There are certain movies where something is being made or served that have resonated with me to this day. Sometimes randomly during the day, almost always when I cook or eat. Those movies are “Kramer Vs. Kramer,” “Indiana Jones and the Temple of Doom” and “Moonstruck” — all for different reasons.
“You like your french toast crunchy don’t you?”
The earliest was “Kramer Vs. Kramer.” I don’t know why my parents dragged me along to see this movie. And to this day, no scene stands out except when Dustin Hoffman’s character attempts to cook his son french toast for breakfast. As a 5-year-old, that scene shocked me down to my little sneakers. It spoke volumes about how Hoffman’s character was coping as a newly single parent and how to care for his son. To this day, every time I have french toast, I think of Hoffman dunking slices of bread in a coffee mug with the name Ted on the cup.
“Do you have something simple? Like soup?”
On a more light-hearted level is “Indiana Jones and the Temple of Doom.” It’s not that I’ve eaten any of those items served during the infamous dinner scene. Who has, really? But that scene has become sort of a coping mechanism for me when dealing with a meal that seems bizarre or overly weird. I simply draw in my reserve and think that it can’t be as bad as chilled monkey brains. This way of thinking helped me get through my first experience with sushi.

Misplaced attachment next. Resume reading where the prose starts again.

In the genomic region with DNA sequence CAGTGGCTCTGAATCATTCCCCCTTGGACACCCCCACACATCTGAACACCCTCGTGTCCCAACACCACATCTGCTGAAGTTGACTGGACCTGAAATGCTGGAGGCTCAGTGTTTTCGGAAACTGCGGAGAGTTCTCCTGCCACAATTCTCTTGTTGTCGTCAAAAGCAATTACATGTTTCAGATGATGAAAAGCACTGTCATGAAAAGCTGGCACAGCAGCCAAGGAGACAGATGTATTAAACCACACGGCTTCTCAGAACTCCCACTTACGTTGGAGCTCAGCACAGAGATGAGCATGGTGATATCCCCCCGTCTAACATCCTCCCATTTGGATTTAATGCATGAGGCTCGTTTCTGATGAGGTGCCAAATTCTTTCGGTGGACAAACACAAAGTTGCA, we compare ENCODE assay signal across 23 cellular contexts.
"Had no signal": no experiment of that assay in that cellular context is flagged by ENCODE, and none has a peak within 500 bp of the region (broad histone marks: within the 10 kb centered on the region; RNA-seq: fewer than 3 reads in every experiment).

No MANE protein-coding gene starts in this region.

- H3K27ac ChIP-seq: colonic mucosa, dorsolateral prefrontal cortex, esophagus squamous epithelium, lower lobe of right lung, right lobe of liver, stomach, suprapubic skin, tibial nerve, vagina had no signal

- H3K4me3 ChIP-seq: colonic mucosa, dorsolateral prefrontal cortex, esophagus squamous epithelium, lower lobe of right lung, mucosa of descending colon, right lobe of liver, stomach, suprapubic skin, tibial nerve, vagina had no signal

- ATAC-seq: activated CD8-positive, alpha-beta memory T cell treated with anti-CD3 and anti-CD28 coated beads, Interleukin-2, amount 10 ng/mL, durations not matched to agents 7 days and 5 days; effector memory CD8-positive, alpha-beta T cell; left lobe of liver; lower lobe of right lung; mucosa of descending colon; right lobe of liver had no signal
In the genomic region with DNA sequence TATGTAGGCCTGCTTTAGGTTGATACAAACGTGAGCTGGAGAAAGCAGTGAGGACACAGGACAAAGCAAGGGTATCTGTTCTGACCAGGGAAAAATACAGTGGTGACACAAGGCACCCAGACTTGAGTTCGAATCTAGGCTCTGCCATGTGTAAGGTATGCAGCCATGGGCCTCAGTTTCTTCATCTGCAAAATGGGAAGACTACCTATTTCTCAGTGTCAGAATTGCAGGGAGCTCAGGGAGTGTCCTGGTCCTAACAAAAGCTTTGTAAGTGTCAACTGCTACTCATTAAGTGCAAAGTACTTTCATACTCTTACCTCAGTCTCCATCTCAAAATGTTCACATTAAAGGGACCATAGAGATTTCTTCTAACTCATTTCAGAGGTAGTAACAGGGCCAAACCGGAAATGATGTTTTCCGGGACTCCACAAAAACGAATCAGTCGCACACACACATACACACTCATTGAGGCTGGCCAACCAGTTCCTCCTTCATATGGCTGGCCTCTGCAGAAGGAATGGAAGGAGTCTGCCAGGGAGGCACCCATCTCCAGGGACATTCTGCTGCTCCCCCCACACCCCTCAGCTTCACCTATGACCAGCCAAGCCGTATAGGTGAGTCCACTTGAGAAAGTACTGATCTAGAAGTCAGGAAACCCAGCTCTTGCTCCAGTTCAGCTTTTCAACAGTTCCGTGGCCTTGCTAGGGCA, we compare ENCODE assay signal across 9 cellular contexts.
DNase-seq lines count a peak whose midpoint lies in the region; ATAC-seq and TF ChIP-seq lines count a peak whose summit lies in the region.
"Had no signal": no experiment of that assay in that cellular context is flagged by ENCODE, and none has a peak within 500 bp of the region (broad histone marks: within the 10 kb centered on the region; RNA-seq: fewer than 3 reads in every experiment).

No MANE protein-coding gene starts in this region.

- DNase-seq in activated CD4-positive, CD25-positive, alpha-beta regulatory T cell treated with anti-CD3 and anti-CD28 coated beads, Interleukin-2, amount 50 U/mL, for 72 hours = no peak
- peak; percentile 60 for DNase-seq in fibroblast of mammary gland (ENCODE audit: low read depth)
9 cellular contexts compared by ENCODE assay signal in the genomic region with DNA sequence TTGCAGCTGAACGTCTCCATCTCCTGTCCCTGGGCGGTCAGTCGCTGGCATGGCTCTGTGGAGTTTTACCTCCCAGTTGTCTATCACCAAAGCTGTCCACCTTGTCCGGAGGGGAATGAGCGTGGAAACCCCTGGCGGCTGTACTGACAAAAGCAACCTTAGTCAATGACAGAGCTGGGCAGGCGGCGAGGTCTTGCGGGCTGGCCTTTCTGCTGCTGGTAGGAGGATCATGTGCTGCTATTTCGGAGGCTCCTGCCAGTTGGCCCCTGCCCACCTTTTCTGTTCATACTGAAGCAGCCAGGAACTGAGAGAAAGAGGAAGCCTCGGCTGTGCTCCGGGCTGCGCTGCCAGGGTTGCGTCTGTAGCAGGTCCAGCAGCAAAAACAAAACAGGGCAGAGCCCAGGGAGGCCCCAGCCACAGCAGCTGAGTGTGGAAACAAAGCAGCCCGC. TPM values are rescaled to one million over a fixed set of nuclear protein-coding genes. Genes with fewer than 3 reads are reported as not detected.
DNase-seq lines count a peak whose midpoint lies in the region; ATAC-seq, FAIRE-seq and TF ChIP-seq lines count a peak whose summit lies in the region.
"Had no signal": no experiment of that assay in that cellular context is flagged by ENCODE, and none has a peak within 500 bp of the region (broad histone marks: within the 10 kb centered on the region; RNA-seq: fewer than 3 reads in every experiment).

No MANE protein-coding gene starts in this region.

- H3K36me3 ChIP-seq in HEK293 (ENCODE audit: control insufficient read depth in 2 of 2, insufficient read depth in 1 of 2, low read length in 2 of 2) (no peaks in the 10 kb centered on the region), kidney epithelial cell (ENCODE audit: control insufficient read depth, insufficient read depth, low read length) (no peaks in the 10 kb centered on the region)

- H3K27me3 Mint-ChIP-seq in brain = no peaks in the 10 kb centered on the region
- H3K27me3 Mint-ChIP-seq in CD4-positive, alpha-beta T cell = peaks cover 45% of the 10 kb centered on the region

“Old man, you give those dogs another piece of my food and I’m gonna kick you ’til you’re dead!”
In “Moonstruck,” there’s a scene where Olympia Dukakis is going on to Cher about moving out, getting married and whatnot. All that caught my attention were those eggs and how they were being cooked with the bread. Up until recently, I thought it was called “toad in a hole,” but they are actually called “egg in a basket.” Regardless, I make this almost every weekend and the effort to cut a hole from a piece of bread is worth it.
The eggs played a role again in 2006’s “V for Vendetta” as V, the masked title character, is cooking up breakfast for Natalie Portman. Upon further research, “egg in a basket” was also referenced by Beach Boys musician Brian Wilson during an interview.
The scene comes in about 1:37 in this clip but it’s worth it!
Now for some optional reader participation: Are there any movies that have affected your culinary outlook? Which movies are they and how have the affected you?